Claiming they’re being ignored by John McCain and Jeff Flake, Republican state legislators took the first steps Tuesday to allowing them — and not the voters — to choose who gets to run for the U.S. Senate. On a 6-3 party-line vote, members of the House Committee on Federalism, Property Rights and Public Policy approved a a measure which would give lawmakers the power to nominate Senate candidates. Legislators from each political party would choose two nominees for each open seat, with the four names going on the general election ballot. HCR 2022 now goes to the full House. If it gets approved there and by the Senate, the change would have to be ratified by voters in November. In essence, the proposal would partly return Arizona to the way things were prior to 1913 when U.S. senators were chosen outright by the legislatures of each state, with no popular vote at all.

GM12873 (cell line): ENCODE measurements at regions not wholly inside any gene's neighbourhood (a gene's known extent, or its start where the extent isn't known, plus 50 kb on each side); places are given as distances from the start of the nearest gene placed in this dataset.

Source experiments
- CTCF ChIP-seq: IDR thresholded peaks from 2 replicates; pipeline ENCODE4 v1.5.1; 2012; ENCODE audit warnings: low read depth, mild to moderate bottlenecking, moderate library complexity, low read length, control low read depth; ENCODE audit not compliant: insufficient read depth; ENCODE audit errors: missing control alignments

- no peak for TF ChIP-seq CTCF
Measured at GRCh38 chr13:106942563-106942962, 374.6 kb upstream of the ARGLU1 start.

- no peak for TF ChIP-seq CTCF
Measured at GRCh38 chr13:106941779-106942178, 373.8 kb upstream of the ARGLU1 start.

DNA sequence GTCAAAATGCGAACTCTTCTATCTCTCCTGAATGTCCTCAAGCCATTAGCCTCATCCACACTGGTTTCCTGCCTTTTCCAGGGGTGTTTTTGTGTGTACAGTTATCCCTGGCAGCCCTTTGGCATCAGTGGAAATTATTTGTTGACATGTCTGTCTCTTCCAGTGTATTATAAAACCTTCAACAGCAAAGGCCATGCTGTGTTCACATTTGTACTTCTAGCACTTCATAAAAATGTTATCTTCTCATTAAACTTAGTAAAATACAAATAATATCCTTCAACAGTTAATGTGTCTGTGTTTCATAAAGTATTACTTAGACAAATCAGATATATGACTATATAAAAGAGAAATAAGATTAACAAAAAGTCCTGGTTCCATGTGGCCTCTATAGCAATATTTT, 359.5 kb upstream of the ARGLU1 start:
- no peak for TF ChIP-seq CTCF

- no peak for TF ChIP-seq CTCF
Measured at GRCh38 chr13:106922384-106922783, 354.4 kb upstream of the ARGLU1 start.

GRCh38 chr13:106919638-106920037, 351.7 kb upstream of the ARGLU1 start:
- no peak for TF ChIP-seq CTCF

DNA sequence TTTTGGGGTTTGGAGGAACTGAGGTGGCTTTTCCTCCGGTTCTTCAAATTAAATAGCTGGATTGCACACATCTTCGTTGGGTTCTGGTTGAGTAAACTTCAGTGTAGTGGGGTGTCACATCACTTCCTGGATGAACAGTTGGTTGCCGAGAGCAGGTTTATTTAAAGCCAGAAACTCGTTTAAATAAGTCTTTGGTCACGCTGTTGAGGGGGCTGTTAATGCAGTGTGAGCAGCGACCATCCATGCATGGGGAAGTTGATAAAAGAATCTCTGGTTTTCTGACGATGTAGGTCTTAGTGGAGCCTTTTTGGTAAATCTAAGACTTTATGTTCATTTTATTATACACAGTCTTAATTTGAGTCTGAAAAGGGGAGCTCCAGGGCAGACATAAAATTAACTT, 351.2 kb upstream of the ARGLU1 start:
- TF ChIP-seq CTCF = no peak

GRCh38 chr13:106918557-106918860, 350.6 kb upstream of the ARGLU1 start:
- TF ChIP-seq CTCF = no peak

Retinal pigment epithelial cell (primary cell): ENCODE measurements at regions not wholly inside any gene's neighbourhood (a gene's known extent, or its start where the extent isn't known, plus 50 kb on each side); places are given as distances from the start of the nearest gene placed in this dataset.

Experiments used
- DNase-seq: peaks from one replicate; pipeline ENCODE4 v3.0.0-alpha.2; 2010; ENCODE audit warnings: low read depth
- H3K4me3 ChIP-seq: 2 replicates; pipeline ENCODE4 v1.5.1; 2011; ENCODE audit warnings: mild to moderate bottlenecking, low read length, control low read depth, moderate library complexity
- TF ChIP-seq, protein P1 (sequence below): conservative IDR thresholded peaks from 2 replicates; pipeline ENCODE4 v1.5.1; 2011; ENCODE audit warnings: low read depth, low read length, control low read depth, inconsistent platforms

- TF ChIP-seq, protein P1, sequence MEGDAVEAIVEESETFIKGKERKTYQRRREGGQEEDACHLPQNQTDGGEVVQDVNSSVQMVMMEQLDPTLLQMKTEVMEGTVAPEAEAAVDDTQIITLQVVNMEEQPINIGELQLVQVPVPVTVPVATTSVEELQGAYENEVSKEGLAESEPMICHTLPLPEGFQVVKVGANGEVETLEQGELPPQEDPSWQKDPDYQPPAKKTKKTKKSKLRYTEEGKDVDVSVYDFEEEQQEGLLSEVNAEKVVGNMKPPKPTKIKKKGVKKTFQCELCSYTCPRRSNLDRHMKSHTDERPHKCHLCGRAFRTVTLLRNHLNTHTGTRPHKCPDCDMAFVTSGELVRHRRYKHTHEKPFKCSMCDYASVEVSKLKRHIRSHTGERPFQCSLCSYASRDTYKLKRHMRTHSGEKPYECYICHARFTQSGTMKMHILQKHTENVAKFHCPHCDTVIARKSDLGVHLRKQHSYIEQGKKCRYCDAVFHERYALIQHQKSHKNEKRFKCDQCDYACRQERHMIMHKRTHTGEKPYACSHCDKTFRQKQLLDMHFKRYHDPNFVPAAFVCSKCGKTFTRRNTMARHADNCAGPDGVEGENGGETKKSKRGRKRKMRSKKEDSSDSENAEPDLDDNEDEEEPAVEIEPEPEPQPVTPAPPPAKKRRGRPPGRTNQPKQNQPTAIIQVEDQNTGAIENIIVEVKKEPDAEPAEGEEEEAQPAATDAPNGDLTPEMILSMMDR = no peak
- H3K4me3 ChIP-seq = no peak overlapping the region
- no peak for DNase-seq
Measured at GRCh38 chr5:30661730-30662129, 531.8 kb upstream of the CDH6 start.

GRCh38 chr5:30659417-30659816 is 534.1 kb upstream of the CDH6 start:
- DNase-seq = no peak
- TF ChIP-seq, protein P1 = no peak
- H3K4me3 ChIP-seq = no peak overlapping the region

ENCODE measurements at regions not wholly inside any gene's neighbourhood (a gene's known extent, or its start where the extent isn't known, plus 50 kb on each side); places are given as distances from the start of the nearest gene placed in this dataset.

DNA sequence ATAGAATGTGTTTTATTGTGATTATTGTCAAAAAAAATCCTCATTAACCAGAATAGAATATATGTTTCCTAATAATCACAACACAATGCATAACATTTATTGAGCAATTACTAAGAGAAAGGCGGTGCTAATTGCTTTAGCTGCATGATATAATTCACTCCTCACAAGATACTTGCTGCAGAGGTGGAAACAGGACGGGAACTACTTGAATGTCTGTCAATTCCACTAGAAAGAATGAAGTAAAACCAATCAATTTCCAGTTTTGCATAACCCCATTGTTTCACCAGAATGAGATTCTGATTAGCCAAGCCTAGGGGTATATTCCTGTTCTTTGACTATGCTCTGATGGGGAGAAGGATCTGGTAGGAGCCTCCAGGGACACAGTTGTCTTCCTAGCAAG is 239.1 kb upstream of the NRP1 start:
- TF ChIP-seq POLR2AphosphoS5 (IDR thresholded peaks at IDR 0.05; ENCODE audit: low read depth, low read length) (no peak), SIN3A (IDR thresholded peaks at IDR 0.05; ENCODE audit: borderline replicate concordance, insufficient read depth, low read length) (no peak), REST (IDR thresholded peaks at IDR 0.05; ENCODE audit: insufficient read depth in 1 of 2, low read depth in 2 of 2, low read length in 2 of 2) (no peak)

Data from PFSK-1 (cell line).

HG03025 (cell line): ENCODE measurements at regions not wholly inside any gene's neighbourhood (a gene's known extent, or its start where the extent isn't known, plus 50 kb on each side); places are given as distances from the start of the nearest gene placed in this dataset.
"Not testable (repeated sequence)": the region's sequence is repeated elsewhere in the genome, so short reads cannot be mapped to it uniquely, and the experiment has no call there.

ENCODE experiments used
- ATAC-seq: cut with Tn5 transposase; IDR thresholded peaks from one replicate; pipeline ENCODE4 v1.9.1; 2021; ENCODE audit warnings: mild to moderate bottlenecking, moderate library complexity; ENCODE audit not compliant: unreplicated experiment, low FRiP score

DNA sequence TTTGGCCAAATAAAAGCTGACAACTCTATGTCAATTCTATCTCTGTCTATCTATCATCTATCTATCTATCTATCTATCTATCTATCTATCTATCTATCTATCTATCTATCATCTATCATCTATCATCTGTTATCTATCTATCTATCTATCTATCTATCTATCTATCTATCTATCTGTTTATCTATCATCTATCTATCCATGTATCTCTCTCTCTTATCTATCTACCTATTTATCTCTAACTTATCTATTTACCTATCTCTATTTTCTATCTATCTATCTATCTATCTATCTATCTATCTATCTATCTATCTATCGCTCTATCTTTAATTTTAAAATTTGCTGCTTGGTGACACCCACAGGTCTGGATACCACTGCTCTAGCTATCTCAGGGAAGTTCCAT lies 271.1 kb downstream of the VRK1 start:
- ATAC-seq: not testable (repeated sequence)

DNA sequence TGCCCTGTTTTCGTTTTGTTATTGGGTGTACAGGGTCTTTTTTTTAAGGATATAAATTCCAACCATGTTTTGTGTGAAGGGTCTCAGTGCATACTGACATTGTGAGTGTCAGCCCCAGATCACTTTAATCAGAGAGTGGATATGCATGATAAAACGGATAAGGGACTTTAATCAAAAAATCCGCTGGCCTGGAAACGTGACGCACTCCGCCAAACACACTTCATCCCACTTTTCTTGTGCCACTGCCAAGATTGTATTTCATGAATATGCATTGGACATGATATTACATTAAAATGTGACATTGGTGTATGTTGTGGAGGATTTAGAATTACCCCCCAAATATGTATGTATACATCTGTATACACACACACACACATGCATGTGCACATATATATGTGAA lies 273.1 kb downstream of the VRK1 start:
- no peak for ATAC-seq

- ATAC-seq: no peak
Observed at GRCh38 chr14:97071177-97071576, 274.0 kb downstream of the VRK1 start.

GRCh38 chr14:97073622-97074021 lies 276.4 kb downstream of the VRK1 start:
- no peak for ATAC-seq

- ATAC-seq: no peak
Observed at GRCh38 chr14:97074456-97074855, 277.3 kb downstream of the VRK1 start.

The 17th Amendment to the U.S. Constitution overruled that, providing for direct election of senators in the same way voters get to choose members of the House of Representatives. But Rep. Travis Grantham, R-Gilbert, said nothing in that amendment requires a popular vote to determine who gets to be on that general election ballot.
Grantham argued that his measure would bring Arizona back closer to the original intent of the Founding Fathers who wanted the Senate to be not only a check on the popularly elected House but also to be responsive to the states and their lawmakers.